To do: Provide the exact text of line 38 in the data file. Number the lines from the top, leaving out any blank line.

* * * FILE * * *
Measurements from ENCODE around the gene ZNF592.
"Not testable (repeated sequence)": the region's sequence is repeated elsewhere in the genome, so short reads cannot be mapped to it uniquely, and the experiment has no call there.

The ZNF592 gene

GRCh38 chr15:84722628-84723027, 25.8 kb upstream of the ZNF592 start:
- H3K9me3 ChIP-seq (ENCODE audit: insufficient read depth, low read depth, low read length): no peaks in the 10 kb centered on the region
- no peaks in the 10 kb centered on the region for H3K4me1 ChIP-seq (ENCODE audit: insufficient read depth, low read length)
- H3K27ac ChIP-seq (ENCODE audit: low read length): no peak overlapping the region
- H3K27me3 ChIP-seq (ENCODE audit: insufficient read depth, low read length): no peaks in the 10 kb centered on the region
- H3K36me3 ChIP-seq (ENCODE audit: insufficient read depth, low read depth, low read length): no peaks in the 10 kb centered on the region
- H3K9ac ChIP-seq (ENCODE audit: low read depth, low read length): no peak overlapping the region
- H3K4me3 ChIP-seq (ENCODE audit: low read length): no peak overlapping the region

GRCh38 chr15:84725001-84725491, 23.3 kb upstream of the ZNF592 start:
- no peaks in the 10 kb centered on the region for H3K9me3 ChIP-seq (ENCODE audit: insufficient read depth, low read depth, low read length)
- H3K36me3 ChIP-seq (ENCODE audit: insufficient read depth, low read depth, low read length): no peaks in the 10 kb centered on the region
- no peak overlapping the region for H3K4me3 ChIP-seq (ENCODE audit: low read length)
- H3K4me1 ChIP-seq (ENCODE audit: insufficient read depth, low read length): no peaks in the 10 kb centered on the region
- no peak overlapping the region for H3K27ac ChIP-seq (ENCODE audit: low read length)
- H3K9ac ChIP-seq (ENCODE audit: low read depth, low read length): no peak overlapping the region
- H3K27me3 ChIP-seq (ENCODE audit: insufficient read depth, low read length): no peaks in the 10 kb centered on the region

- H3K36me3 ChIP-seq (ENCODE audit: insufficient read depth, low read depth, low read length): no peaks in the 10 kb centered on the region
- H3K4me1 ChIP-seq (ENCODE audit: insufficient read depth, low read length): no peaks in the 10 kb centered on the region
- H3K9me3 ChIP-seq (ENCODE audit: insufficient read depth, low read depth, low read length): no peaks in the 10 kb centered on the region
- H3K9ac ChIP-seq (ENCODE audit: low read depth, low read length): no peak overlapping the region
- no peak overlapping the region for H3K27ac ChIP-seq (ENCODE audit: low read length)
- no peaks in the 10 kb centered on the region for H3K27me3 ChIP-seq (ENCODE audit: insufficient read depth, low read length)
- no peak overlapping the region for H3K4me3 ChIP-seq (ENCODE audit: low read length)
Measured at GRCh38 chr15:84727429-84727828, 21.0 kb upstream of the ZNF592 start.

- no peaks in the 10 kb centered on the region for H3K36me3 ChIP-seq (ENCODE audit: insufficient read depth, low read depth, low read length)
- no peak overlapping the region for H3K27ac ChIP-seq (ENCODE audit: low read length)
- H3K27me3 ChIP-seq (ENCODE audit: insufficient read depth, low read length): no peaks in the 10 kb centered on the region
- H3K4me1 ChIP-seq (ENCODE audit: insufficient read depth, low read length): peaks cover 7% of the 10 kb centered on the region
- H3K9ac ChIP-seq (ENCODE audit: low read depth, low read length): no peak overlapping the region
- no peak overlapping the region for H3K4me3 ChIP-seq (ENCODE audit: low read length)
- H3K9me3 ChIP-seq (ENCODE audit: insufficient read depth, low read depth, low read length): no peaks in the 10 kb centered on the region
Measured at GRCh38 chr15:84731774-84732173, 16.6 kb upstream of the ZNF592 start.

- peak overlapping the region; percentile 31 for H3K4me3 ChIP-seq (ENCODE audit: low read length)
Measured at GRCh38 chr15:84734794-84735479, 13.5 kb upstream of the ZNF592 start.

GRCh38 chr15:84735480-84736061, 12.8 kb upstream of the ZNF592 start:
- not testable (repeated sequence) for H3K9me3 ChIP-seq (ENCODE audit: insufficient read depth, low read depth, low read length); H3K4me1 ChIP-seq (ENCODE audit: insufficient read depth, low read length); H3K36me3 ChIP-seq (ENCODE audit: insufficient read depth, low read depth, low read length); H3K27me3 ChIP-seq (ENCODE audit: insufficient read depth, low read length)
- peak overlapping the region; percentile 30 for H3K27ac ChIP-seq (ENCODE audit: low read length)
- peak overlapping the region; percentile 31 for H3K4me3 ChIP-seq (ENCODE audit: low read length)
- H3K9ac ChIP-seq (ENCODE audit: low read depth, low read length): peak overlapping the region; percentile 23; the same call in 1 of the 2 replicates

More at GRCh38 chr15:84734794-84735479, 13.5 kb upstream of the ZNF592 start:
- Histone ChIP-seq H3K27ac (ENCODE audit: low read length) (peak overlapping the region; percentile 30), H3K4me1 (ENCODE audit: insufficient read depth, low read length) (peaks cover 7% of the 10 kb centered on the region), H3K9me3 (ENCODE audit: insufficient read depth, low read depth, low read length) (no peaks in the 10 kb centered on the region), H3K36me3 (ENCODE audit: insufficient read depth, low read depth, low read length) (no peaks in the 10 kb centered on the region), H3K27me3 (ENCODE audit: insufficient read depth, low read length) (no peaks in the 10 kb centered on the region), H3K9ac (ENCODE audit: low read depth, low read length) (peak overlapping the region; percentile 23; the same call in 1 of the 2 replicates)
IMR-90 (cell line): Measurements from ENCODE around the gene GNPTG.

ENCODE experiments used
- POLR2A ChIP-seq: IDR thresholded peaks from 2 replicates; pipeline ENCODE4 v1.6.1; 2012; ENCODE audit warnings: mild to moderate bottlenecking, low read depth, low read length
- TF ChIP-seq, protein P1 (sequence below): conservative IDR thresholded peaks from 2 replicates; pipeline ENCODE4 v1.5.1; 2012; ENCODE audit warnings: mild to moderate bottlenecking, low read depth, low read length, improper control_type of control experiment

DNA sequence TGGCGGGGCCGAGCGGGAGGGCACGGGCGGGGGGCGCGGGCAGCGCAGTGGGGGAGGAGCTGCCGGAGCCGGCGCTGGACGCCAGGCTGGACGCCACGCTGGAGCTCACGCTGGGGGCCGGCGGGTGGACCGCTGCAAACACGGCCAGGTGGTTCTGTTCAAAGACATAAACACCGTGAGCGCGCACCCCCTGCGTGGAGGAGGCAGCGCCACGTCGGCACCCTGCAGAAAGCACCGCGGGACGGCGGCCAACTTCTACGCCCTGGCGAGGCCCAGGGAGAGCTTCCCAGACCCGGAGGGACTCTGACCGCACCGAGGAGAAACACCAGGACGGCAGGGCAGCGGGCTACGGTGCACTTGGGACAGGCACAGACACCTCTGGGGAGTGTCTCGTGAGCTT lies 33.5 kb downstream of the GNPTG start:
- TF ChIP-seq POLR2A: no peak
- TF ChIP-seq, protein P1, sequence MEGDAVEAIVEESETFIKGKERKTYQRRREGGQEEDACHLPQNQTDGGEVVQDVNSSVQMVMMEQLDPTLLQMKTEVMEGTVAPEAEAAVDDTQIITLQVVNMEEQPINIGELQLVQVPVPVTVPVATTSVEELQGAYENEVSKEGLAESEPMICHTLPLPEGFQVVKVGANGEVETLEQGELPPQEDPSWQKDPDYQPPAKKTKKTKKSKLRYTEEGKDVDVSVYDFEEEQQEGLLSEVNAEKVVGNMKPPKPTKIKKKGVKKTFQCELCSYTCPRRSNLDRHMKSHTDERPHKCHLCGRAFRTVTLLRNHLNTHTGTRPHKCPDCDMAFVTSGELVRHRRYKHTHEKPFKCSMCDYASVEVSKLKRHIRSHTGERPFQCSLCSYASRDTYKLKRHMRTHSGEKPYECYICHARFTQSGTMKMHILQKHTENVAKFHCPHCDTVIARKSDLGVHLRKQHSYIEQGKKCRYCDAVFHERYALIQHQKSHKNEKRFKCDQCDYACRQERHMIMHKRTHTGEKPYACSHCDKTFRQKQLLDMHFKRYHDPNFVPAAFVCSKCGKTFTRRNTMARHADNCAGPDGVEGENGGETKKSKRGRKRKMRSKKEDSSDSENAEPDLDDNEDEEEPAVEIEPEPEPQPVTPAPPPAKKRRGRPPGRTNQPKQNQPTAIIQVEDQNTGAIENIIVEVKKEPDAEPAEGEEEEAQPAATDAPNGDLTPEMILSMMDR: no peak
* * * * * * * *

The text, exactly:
GRCh38 chr15:84735480-84736061, 12.8 kb upstream of the ZNF592 start: